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New Hope Baptist Church meets in the
comparatively new Exwick Community Centre, on the southern side
of Kinnerton Way, about sixty metres west of the roundabout that
connects to Lavender Road. Around 2017 the congregation left its
purpose-built Riverside Baptist Chapel on Lower Combe Street (see
links), and also the location's long history of worship. It
refounded itself under its present name and started meeting in
Exwick to cater for the people of this new estate.
The Church of St Andrew Exwick occupies
the north-east corner of the Station Road and St Andrew's Road
junction. This Victorian Gothic structure was erected in 1841,
consisting of chancel (towards the back of the building in this
photo), nave, and bell turret using the local Heavitree red stone.
Upon completion it was a slightly smaller building than it is today.
Consecrated by Bishop Philpotts on 26 September 1842, it was
extended in the 1870s to its present size and shape.
Inside it has two aisles that are separated by
three distinctive bays with clustered, polished marble columns.
These have free stone capitals, crowned with lilies and passion
flowers. The roof in both nave and northern aisle (on the far side
of the building) has open painted panels that are elaborately
decorated in blue and are studded with gilded bosses. On the south
side, below the chancel arch, is a carved oak eagle lectern while
the altar is of Painswick stone.
Exwick Community Church currently (2020)
meets in the parish hall next to St Andrew Exwick, on its eastern
flank. The River Exe and the main line railway to London Paddington
lie to its east. This congregation is independent, affiliated to the
Baptist Union since 1996. It is a daughter of St Thomas Baptist
Church which is located relatively close to its south (see links).
It is also a member of the South West Baptist Association and the
Baptist Union of Great Britain.
The Church of St Clement was located close
to the south-east corner of Old's View and Station Road, with the
site now occupied by these two sidings alongside the Paddington main
line, at the north end of Exeter St David's station. The small
medieval chapel here was built on swampy land next to the River Exe,
liable to flooding. It belonged to St Nicholas Priory (see links).
It still existed in 1537 when the priory was closed but, now
abandoned, was in ruins by 1571.
Exeter University Chapel stands at the
heart of the Streatham campus, south of the Queen's Building and
flanked to its own south by the Roborough Building and the Bill
Douglas Cinema Museum. It was consecrated on 26 June 1958. Formally
known as the Mary Harris Memorial Chapel of the Holy Trinity
or Mary Harris Chapel, it offers a contemporary and inspirational
space, designed by architect Dr E Vincent Harris OBE who presented
it to the university in memory of his mother.
The Old Gospel Hall stands on the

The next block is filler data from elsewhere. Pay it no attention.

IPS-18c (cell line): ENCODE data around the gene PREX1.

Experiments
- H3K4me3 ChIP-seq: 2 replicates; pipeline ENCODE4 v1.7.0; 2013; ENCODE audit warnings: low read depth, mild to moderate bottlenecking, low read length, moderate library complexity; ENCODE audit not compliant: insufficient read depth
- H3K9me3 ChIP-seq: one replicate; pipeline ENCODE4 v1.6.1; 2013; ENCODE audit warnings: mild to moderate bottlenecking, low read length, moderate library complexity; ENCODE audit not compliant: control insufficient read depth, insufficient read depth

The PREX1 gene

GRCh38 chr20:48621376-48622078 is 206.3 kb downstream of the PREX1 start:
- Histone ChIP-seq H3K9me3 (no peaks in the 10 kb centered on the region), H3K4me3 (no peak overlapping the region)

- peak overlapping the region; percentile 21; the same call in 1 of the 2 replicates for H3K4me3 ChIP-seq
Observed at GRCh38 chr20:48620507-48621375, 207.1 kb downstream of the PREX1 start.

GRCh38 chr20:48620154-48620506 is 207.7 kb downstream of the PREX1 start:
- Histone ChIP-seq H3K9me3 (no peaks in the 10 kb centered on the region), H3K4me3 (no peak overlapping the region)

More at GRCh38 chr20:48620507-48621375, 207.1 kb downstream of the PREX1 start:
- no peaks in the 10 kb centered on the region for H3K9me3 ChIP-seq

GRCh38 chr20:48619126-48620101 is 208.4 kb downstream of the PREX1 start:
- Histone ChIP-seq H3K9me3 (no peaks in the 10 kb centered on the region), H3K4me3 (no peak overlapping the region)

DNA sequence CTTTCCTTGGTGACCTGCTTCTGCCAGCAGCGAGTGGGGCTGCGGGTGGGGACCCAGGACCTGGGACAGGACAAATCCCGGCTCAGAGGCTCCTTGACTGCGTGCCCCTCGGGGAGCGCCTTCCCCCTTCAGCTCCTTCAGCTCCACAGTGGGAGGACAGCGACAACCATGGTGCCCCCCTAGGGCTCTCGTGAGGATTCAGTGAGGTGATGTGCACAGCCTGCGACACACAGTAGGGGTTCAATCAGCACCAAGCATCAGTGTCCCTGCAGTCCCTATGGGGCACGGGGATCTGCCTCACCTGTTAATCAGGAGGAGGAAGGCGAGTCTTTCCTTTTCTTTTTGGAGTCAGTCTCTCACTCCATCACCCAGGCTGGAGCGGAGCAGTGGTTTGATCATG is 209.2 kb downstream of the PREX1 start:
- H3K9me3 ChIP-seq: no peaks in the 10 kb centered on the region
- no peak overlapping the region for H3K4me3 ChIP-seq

southern side of Edgerton Park Road, just thirty-files metres
or so east of the junction with Pennsylvania Road. It was
seemingly built before 1890 at the eastern edge of a cul-de-sac
on the southern side of Edgerton Park which opened out onto
Pennsylvania Road. Pennsylvania Christian Fellowship, a
Plymouth Brethren meeting, used the hall for many years. More
recently it has provided a home to Exeter Calvary
Exeter Vineyard Church sits at the
northern end of a broad alley which leads north from Prospect Park,
at the junction with Old Tiverton Road. Part of the Vineyard
Movement of churches (see links), Exeter Vineyard has been meeting
in the city since 1995, offering a relatively standard form of
service but in the relaxed, informal way of many Evangelical
churches in Britain. Exeter was also responsible for the extension
into Taunton in Somerset in the year 2000.
The Church of St James Stoke Hill sits
inside the south-east corner of the Prince Charles Road and Mount
Pleasant Road junction. It is not to be confused with the earliest
St James in Exeter which stood within the city walls (the 'old
church' - see links), built before 1190 but seemingly demolished by
1386-87. It is also not to be confused with that church's successor,
St James's Church Sidwell, which stood on St James' Road from 1836
until destroyed by bombing during the war.
This St James was built because the church
authorities were refused permission to demolish the old St Anne's
Chapel a short way to the south. Built in yellow brick, it was
dedicated in 1956. Its general design is traditional (east-facing,
with a sanctuary, chancel, and nave), carrying architectural
references to Santiago de Compostela, and with a general post-war
style of building. The interior is airy and is designed so that
natural light enhances its architectural features.
All photos on this page by P L Kessler.
Additional information from Discovering Exeter 1: St David's,
Joyce Greenaway (Exeter Civic Society, 1981), and from
Discovering Exeter 7: Lost Churches, Exeter Civic